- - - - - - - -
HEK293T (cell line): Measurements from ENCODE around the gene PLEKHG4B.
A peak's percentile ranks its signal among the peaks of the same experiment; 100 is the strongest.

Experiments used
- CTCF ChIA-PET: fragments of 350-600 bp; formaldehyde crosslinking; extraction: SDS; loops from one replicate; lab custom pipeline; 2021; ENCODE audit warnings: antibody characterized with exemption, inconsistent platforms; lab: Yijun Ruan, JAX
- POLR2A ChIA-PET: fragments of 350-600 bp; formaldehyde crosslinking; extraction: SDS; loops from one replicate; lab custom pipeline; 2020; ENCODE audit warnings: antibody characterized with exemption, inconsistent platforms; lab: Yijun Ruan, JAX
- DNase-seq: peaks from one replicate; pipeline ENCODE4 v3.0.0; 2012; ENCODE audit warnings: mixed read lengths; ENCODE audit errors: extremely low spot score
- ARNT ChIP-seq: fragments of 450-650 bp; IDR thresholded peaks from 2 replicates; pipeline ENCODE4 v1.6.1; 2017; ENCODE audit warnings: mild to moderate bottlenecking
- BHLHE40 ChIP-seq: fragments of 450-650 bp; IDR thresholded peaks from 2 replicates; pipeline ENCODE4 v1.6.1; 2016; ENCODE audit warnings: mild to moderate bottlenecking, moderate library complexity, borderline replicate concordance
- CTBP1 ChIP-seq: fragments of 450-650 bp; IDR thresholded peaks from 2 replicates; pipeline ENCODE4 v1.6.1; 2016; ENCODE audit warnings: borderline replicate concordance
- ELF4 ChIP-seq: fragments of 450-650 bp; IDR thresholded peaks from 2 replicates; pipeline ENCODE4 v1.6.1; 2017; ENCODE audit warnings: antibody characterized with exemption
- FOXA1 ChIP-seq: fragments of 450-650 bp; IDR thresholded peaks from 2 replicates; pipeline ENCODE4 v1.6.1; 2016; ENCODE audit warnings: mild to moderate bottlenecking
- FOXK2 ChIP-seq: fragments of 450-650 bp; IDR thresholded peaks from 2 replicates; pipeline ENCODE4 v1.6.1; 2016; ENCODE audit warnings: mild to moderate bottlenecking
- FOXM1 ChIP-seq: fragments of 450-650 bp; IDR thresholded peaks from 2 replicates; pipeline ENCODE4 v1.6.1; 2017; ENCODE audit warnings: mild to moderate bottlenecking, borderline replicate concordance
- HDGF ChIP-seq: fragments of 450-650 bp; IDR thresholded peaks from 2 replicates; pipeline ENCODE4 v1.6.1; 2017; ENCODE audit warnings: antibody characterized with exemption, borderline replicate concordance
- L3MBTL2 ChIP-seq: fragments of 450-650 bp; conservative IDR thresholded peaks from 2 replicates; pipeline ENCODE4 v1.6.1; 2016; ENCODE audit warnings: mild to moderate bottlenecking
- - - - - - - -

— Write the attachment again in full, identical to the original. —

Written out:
HEK293T (cell line): Measurements from ENCODE around the gene PLEKHG4B.
A peak's percentile ranks its signal among the peaks of the same experiment; 100 is the strongest.

Experiments used
- CTCF ChIA-PET: fragments of 350-600 bp; formaldehyde crosslinking; extraction: SDS; loops from one replicate; lab custom pipeline; 2021; ENCODE audit warnings: antibody characterized with exemption, inconsistent platforms; lab: Yijun Ruan, JAX
- POLR2A ChIA-PET: fragments of 350-600 bp; formaldehyde crosslinking; extraction: SDS; loops from one replicate; lab custom pipeline; 2020; ENCODE audit warnings: antibody characterized with exemption, inconsistent platforms; lab: Yijun Ruan, JAX
- DNase-seq: peaks from one replicate; pipeline ENCODE4 v3.0.0; 2012; ENCODE audit warnings: mixed read lengths; ENCODE audit errors: extremely low spot score
- ARNT ChIP-seq: fragments of 450-650 bp; IDR thresholded peaks from 2 replicates; pipeline ENCODE4 v1.6.1; 2017; ENCODE audit warnings: mild to moderate bottlenecking
- BHLHE40 ChIP-seq: fragments of 450-650 bp; IDR thresholded peaks from 2 replicates; pipeline ENCODE4 v1.6.1; 2016; ENCODE audit warnings: mild to moderate bottlenecking, moderate library complexity, borderline replicate concordance
- CTBP1 ChIP-seq: fragments of 450-650 bp; IDR thresholded peaks from 2 replicates; pipeline ENCODE4 v1.6.1; 2016; ENCODE audit warnings: borderline replicate concordance
- ELF4 ChIP-seq: fragments of 450-650 bp; IDR thresholded peaks from 2 replicates; pipeline ENCODE4 v1.6.1; 2017; ENCODE audit warnings: antibody characterized with exemption
- FOXA1 ChIP-seq: fragments of 450-650 bp; IDR thresholded peaks from 2 replicates; pipeline ENCODE4 v1.6.1; 2016; ENCODE audit warnings: mild to moderate bottlenecking
- FOXK2 ChIP-seq: fragments of 450-650 bp; IDR thresholded peaks from 2 replicates; pipeline ENCODE4 v1.6.1; 2016; ENCODE audit warnings: mild to moderate bottlenecking
- FOXM1 ChIP-seq: fragments of 450-650 bp; IDR thresholded peaks from 2 replicates; pipeline ENCODE4 v1.6.1; 2017; ENCODE audit warnings: mild to moderate bottlenecking, borderline replicate concordance
- HDGF ChIP-seq: fragments of 450-650 bp; IDR thresholded peaks from 2 replicates; pipeline ENCODE4 v1.6.1; 2017; ENCODE audit warnings: antibody characterized with exemption, borderline replicate concordance
- L3MBTL2 ChIP-seq: fragments of 450-650 bp; conservative IDR thresholded peaks from 2 replicates; pipeline ENCODE4 v1.6.1; 2016; ENCODE audit warnings: mild to moderate bottlenecking